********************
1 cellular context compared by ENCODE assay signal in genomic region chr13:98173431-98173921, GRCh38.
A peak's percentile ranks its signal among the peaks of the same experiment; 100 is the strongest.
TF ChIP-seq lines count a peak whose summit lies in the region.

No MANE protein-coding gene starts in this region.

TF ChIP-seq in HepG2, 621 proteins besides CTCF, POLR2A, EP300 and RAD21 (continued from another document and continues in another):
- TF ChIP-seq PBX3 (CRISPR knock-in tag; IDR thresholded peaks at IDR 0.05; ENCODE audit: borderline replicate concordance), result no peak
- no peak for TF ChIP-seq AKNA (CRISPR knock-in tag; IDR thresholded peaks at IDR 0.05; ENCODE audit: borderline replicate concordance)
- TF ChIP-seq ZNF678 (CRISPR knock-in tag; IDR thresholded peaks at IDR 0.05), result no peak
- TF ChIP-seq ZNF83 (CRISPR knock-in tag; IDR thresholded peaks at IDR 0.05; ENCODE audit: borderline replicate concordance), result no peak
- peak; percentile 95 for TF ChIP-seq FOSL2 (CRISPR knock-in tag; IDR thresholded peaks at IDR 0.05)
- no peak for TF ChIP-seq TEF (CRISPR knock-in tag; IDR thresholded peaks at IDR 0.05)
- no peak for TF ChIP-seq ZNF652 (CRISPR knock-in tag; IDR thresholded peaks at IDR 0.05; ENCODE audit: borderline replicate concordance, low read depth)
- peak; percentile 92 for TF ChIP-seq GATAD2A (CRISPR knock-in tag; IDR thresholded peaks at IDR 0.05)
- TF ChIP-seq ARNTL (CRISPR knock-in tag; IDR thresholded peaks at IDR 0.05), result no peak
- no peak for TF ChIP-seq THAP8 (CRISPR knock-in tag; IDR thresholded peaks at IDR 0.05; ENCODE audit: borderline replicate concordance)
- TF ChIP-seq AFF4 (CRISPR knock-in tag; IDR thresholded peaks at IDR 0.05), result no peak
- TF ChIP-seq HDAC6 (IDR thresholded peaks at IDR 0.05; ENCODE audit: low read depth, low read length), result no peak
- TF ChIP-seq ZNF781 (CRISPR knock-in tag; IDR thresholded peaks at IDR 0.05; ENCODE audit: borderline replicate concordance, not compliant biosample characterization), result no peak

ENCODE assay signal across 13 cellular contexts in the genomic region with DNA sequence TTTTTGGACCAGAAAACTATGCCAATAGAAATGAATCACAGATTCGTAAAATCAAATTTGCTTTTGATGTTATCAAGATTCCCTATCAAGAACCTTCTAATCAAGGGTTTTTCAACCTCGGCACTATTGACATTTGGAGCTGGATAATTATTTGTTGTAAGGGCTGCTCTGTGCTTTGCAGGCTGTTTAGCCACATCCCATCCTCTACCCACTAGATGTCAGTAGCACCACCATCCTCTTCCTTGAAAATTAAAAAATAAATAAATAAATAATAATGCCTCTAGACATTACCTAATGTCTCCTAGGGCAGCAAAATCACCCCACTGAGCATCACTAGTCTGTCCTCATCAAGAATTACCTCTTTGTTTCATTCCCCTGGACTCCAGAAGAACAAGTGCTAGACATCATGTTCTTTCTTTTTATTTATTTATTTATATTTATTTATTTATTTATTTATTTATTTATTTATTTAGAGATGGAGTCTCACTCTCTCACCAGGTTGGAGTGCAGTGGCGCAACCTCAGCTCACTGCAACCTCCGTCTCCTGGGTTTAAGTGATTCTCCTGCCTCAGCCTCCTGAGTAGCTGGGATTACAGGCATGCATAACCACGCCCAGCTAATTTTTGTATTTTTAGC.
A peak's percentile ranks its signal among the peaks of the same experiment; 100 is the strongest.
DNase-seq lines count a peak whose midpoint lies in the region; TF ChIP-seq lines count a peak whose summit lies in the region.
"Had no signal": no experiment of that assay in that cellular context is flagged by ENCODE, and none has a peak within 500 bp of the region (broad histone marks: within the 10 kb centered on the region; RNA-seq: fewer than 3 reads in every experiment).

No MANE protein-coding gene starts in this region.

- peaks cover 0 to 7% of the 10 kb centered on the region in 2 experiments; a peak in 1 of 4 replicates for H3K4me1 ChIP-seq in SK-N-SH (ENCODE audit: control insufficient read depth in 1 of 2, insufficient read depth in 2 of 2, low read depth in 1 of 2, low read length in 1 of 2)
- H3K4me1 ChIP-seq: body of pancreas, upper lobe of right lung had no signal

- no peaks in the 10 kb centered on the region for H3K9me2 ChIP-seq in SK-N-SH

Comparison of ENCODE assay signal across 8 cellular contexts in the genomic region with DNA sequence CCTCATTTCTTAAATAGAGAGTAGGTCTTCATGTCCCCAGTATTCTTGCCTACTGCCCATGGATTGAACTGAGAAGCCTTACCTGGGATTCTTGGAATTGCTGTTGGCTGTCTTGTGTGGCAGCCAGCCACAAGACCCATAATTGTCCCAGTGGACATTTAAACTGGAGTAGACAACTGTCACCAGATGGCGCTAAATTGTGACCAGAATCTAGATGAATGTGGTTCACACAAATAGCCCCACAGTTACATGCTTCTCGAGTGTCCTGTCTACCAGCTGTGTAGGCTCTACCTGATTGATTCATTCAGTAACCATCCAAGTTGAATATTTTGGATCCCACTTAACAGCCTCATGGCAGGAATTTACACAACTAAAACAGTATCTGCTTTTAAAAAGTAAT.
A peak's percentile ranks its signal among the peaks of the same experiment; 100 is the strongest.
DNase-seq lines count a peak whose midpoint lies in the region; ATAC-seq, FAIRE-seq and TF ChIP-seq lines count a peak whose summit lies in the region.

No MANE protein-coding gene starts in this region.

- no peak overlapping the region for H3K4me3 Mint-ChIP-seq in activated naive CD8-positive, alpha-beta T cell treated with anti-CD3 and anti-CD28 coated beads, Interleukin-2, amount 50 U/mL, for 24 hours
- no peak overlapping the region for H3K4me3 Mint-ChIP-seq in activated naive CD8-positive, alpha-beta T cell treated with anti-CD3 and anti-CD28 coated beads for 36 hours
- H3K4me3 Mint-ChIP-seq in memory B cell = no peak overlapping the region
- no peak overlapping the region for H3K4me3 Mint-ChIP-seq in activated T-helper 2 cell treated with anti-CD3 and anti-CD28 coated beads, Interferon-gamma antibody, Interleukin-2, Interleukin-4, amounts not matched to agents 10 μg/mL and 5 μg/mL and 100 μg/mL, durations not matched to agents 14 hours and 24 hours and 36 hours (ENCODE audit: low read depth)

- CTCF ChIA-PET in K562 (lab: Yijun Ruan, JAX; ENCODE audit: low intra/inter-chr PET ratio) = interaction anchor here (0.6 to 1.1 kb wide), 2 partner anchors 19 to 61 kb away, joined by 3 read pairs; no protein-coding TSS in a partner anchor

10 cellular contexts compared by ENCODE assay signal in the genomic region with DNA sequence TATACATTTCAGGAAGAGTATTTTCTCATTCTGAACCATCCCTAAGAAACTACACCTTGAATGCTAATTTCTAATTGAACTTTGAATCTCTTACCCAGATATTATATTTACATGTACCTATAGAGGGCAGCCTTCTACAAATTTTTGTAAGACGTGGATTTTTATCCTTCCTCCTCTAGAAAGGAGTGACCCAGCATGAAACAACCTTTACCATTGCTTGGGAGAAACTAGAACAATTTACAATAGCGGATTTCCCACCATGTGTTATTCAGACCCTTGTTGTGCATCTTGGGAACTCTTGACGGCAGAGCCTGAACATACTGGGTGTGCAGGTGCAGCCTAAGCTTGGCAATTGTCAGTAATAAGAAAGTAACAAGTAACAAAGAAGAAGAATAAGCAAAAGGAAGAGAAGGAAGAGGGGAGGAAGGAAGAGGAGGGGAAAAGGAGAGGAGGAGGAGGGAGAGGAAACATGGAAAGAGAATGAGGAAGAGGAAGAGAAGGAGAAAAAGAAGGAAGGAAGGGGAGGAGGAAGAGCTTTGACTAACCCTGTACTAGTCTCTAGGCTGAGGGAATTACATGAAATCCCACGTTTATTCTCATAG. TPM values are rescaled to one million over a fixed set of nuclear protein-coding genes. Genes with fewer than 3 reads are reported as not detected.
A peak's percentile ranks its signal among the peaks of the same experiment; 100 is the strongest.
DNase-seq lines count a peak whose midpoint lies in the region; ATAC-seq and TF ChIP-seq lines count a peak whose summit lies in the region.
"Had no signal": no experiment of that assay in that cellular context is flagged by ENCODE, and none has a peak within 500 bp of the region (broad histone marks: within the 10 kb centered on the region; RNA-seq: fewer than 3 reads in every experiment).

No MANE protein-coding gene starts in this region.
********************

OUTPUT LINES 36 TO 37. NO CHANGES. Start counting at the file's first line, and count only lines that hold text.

10 cellular contexts compared by ENCODE assay signal in the genomic region with DNA sequence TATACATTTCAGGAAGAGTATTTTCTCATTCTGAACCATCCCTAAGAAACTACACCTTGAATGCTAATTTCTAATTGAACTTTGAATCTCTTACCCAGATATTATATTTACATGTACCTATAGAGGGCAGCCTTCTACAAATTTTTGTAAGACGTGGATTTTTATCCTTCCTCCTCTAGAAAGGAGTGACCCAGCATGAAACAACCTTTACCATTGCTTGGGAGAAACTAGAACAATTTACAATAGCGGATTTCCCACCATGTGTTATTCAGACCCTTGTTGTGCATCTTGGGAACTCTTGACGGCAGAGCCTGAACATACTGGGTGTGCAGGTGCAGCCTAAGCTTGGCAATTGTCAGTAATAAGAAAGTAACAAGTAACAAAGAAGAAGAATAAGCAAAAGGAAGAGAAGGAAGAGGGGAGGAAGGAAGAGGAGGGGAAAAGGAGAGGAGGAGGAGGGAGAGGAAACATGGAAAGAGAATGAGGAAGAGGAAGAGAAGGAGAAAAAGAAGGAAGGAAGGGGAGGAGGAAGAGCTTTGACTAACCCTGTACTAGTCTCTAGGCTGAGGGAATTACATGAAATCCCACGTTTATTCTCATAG. TPM values are rescaled to one million over a fixed set of nuclear protein-coding genes. Genes with fewer than 3 reads are reported as not detected.
A peak's percentile ranks its signal among the peaks of the same experiment; 100 is the strongest.